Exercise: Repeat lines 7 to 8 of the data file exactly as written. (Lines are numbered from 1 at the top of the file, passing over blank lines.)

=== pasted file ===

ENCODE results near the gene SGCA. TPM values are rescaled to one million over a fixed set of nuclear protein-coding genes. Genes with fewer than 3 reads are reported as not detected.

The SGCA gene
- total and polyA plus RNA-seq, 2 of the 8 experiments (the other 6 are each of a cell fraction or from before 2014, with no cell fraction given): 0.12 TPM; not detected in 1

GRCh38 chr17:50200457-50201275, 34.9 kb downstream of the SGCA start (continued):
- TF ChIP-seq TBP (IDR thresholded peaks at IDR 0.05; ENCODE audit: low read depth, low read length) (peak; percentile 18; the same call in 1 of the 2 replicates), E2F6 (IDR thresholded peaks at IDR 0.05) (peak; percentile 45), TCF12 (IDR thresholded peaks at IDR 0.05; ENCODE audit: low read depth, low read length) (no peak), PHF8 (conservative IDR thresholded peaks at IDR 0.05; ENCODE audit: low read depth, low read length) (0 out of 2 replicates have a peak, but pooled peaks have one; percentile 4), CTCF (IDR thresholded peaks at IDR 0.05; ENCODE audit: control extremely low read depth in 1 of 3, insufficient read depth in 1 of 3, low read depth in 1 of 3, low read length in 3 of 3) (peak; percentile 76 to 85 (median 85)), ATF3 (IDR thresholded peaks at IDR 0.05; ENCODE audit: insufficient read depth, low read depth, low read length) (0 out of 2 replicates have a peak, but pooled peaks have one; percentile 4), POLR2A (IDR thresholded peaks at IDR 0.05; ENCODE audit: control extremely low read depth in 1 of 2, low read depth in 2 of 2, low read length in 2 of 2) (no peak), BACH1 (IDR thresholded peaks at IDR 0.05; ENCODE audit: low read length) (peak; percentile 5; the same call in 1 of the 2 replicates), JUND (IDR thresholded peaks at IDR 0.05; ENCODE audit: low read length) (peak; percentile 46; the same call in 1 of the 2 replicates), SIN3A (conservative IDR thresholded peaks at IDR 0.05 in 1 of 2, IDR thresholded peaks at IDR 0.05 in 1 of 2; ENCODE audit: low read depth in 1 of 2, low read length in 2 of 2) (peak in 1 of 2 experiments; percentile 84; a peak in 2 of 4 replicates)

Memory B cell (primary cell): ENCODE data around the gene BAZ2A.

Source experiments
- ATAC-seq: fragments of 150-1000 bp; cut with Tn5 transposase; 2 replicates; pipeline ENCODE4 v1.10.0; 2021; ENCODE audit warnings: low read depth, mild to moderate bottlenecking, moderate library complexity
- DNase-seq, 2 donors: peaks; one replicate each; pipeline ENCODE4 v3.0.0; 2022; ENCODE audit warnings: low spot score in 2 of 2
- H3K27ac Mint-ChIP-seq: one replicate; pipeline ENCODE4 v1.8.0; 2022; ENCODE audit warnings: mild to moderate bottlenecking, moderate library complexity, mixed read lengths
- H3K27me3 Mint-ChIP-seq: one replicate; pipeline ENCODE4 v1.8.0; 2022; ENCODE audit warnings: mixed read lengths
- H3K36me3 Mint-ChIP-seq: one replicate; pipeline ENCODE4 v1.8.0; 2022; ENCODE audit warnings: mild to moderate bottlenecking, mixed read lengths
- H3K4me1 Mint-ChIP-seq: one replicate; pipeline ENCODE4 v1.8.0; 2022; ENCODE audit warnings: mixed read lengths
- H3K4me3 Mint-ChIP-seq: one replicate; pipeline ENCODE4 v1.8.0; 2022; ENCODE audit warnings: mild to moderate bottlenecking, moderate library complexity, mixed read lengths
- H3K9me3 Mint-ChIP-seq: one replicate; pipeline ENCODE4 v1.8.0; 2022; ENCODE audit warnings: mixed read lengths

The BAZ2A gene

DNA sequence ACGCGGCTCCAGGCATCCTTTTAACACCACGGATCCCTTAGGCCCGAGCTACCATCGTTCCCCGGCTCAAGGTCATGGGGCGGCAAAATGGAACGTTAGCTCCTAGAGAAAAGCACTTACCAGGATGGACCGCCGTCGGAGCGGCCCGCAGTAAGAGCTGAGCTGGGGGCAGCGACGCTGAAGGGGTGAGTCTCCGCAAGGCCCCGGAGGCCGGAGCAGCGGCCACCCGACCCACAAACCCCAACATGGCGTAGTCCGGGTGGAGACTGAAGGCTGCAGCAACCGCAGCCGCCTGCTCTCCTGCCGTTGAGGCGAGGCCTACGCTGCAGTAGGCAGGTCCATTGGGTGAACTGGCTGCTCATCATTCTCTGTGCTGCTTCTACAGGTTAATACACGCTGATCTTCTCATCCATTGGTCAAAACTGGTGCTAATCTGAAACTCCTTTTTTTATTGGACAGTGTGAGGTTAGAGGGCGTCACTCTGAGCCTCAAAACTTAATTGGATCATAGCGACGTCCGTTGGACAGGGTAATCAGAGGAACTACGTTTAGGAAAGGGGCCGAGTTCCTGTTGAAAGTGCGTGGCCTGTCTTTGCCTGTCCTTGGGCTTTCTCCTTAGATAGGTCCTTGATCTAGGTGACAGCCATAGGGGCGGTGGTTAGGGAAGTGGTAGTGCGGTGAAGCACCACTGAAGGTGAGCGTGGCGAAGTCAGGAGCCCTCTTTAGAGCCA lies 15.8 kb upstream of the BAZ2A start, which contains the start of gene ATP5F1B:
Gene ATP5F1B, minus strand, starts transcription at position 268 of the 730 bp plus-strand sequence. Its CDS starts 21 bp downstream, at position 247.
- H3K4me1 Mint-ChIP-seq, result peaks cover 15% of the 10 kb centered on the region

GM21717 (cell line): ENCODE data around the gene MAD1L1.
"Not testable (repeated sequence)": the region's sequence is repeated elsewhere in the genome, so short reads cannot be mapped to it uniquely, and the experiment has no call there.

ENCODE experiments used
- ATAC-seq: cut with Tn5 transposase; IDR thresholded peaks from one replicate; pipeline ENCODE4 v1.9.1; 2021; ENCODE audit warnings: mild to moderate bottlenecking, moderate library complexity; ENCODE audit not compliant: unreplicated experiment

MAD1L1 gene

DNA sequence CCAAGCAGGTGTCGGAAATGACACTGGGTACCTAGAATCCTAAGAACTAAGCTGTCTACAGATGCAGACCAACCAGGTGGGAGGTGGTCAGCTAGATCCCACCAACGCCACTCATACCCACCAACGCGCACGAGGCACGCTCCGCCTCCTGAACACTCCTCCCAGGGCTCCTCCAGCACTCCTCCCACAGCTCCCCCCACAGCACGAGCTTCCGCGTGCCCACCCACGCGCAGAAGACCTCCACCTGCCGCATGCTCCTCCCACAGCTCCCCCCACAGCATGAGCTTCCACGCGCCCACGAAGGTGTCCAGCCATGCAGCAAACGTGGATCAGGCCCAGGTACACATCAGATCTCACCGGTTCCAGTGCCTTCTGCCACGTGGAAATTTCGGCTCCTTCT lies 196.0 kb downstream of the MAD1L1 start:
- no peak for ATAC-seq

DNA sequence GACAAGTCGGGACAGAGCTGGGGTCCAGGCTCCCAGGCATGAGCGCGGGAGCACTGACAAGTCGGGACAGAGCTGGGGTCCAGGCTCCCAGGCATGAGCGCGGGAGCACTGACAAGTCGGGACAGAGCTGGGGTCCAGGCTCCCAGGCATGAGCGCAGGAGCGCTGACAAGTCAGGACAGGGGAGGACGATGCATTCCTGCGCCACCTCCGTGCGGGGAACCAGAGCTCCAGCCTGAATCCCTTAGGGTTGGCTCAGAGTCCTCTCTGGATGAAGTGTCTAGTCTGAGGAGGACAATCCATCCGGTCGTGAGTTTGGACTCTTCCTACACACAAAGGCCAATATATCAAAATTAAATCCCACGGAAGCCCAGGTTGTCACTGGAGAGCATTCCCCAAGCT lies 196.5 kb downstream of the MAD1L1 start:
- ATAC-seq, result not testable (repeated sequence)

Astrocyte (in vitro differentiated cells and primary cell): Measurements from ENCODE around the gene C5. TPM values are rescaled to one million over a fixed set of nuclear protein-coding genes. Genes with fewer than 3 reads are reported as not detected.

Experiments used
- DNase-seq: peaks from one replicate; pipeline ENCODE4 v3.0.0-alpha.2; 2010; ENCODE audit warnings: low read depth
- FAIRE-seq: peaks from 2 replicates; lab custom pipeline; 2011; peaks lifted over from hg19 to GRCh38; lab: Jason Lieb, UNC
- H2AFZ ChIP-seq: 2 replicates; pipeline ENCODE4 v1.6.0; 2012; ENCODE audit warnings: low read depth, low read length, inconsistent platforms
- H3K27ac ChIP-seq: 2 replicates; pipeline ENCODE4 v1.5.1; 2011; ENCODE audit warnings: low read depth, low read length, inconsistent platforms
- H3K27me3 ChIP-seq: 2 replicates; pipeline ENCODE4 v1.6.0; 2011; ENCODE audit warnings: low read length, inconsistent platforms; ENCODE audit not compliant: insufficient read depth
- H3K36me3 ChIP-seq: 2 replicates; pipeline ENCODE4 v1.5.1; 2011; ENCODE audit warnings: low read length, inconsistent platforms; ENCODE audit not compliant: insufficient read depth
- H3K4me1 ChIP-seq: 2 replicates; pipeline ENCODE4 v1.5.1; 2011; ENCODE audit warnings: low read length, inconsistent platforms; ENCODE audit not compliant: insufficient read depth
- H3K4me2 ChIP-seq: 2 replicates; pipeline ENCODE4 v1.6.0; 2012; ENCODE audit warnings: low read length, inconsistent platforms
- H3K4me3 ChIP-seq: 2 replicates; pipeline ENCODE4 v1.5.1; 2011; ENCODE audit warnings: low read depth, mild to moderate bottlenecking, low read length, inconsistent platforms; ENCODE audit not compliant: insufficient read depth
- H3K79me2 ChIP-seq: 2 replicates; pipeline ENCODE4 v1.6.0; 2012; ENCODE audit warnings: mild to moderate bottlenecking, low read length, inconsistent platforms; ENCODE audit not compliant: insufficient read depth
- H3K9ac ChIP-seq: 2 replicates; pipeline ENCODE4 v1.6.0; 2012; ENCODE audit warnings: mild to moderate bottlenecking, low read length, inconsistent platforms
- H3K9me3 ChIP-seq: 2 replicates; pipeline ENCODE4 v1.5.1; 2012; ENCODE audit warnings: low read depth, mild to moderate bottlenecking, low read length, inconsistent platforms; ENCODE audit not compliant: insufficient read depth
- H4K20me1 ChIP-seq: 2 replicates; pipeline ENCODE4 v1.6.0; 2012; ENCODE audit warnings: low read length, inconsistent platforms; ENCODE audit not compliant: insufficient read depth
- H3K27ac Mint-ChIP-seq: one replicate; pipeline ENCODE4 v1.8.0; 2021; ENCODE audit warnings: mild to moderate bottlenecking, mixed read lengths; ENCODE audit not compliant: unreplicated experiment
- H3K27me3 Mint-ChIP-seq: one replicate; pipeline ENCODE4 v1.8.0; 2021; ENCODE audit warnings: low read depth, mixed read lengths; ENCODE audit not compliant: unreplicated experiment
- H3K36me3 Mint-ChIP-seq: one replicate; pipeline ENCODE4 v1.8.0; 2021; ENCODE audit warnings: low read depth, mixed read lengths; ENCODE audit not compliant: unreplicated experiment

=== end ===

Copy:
Source experiments
- ATAC-seq: fragments of 150-1000 bp; cut with Tn5 transposase; 2 replicates; pipeline ENCODE4 v1.10.0; 2021; ENCODE audit warnings: low read depth, mild to moderate bottlenecking, moderate library complexity